“People here have legitimate concerns and are afraid,” Flake told me as he waited in the wings. Still, he hoped the audience would be able to distinguish him from the president, whom he spent last year’s election season steadfastly refusing to endorse—making him one of the few Never Trump Republicans in Congress who never caved.
But when it came time for Flake to take the stage, he was met with a fierce swell of hisses and boos. “Thank you!” he said over and over again, without irony. “Thank you!” When the crowd quieted, he took a stab at self-deprecation. “Senators are great at filibustering, but I don’t want to do that. I want to get right to questions.” With that, the flogging began.
The audience battered the senator with one hostile question after another, then interrupted each of his answers. When Flake tried to defend Republicans’ decision to block Merrick Garland’s Supreme Court confirmation, a man near the front barked “Bullshit!” while the rest of the crowd chanted “Shame on you!” When a constituent mentioned the shooting death of an 8-year-old boy in a question about gun laws, Flake began, “As a father, I can’t imagine—” and was promptly met with impatient shouts of “Answer the question!” At one point, a man with a buzz cut walked up and flipped him off with both hands before casually ambling back to his seat.
Throughout the ordeal, Flake remained almost suspiciously good-natured. He waited patiently for each noisy round of jeering to pass, then smiled and invited the next question. After a while, his preternatural niceness began to irritate some people. “I hope behind that smile that you’re doing some serious soul-searching,” one man reprimanded.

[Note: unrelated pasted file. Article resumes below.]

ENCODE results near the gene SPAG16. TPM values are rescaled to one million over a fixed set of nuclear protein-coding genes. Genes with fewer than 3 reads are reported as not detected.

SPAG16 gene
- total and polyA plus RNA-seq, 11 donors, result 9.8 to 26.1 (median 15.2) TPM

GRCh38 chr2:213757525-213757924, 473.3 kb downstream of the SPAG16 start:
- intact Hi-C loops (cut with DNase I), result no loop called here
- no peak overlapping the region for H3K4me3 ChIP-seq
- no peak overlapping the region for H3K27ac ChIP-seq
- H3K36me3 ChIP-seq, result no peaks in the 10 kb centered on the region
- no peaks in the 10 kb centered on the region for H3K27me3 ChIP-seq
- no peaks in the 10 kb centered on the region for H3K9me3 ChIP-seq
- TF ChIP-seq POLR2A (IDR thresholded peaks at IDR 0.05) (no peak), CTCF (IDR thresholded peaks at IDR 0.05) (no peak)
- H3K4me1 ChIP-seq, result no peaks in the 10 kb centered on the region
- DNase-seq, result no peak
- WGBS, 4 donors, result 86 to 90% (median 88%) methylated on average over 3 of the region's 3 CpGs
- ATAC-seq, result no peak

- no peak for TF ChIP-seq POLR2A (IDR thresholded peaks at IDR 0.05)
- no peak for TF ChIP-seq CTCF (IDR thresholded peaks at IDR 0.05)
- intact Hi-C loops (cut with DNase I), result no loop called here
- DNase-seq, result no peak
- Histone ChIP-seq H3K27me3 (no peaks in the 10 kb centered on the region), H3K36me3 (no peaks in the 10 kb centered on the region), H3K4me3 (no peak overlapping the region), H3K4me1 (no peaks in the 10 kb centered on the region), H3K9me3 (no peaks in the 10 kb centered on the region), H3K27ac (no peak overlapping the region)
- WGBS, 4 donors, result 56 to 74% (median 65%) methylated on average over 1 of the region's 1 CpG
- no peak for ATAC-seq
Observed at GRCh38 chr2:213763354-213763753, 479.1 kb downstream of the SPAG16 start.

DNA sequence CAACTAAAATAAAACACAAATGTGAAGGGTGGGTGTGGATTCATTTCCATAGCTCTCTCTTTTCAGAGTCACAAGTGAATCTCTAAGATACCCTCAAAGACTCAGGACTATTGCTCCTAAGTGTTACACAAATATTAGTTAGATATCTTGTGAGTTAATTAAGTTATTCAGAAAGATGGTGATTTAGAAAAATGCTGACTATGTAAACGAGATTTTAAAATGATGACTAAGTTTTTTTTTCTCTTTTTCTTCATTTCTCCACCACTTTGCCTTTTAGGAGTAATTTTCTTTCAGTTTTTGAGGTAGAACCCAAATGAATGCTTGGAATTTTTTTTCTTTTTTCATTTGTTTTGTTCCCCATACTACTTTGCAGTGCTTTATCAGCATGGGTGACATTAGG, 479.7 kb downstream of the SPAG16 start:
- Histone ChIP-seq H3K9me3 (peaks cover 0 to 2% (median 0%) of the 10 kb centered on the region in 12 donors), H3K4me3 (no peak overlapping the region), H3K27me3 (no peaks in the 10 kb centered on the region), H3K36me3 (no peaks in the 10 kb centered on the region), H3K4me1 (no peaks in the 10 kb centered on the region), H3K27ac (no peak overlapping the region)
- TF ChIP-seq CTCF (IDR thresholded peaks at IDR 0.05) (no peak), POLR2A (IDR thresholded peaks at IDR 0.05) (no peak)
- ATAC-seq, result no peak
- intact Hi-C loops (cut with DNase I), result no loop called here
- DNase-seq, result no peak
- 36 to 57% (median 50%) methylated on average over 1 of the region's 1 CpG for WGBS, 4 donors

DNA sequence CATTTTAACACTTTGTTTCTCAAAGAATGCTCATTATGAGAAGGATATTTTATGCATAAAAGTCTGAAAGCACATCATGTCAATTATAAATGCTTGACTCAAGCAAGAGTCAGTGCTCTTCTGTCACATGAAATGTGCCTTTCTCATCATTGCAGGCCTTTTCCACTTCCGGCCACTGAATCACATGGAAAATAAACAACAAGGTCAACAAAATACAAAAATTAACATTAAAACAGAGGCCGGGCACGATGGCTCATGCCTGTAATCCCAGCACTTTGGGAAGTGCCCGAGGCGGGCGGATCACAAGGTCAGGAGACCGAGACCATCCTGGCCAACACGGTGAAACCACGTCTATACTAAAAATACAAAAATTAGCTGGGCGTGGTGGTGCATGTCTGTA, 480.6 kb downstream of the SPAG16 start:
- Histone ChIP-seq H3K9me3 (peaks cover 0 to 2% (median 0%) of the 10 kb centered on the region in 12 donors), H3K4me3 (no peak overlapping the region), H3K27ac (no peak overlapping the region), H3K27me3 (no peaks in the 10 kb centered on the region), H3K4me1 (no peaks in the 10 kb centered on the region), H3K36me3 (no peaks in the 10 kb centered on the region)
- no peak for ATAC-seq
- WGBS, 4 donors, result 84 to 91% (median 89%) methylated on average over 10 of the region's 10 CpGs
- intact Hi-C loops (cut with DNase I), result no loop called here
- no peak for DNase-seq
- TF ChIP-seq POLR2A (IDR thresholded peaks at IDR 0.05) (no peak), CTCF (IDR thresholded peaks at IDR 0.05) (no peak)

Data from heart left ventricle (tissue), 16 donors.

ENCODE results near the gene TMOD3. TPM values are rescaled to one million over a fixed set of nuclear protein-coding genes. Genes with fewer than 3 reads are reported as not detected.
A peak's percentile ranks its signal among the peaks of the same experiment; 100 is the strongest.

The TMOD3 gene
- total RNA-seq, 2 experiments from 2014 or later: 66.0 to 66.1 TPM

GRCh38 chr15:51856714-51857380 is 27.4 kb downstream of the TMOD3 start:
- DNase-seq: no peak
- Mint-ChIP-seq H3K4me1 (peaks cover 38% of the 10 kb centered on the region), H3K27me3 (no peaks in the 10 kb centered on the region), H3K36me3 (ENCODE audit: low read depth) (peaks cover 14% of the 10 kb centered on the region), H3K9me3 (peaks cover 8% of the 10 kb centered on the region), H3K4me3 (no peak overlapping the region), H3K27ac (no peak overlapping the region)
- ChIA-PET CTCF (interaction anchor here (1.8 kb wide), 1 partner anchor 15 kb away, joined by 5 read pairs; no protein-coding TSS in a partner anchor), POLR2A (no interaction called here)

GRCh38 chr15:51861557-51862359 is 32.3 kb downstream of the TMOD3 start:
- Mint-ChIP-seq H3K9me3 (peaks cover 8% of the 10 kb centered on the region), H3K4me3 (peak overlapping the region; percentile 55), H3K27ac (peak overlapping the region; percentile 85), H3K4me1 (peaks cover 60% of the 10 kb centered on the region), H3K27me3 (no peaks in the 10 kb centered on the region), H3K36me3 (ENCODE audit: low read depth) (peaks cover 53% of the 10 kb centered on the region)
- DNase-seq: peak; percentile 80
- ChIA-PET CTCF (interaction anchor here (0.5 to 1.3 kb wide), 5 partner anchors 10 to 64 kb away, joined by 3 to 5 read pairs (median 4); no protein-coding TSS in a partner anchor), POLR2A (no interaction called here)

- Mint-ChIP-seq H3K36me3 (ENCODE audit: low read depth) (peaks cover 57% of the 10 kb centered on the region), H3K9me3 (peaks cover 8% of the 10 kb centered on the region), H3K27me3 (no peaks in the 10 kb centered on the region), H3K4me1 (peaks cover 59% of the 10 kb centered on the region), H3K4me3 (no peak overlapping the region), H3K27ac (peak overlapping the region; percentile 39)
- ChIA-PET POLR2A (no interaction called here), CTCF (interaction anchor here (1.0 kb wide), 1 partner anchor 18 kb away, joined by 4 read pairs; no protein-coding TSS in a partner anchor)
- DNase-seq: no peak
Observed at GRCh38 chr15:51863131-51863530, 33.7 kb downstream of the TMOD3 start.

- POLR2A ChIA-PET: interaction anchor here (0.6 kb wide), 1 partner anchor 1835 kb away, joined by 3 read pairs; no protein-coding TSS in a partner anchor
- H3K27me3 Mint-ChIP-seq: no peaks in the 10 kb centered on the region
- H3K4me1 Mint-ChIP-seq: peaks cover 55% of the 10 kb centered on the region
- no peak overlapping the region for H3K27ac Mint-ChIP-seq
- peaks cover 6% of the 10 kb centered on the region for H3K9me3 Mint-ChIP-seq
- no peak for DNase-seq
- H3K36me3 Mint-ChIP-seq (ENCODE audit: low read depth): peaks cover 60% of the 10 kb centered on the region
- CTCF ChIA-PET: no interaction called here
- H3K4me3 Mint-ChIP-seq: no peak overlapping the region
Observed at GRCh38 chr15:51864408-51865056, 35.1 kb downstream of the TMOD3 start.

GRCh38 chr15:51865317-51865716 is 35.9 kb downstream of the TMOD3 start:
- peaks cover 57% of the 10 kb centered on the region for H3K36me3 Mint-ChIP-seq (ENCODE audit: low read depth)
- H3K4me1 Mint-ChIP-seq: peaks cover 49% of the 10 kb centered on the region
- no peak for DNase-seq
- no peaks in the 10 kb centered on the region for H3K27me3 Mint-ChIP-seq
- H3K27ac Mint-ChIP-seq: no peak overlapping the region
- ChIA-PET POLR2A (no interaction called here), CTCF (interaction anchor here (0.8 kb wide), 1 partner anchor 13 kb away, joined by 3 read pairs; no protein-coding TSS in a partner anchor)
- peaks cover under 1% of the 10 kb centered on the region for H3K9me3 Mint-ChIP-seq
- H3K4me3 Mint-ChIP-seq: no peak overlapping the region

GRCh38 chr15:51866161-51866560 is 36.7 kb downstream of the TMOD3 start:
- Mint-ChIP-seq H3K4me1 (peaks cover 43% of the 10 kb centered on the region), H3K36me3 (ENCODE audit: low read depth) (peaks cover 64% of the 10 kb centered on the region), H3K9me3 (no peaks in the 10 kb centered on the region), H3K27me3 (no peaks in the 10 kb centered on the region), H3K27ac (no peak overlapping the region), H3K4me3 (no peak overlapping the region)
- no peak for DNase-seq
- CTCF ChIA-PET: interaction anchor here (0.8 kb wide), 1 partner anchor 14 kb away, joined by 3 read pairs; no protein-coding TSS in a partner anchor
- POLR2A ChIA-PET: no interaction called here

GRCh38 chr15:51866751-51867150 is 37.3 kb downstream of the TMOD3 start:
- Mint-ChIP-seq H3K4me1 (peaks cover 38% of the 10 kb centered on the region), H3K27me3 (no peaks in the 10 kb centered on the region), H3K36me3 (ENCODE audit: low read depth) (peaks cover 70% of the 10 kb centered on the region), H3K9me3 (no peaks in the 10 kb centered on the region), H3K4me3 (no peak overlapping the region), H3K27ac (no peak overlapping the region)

As the night wore on, even some of Flake’s detractors expressed grudging respect for his stamina. By the time the town hall wrapped up, he had been going for two and a half hours—blowing well past the scheduled end time. But he noticed a small group of constituents congregated in front of the stage, so he stuck around to chat.
These lingerers were not all, or even mostly, fans, but as Flake talked with them, the vitriol that had permeated the evening seemed to dissipate. Several people thanked him for staying; a couple of them requested his office’s help navigating a tricky bureaucratic issue. One constituent—a friendly guy who would later reveal himself to me as an MSNBC connoisseur—leaned in to deliver Flake a parting message. “Even if you disagree with us on legislation and everything, when the president says these insane things, if … [you] can just stand up and go, ‘We don’t all believe that’—that’s all we’re asking. Just stand up.”
Flake nodded affably. “I appreciate that,” he said, smiling. “I’ve tried to do so.”
Not quite satisfied, the constituent took another run at him. “You’ve got to be a little more …” he began, but adjectives failed him. As the senator moved on to the next handshake, the man’s words hung in the air: A little more what? Brash? Loud? A little more like Donald Trump? Is there no longer a place in politics for someone like Jeff Flake?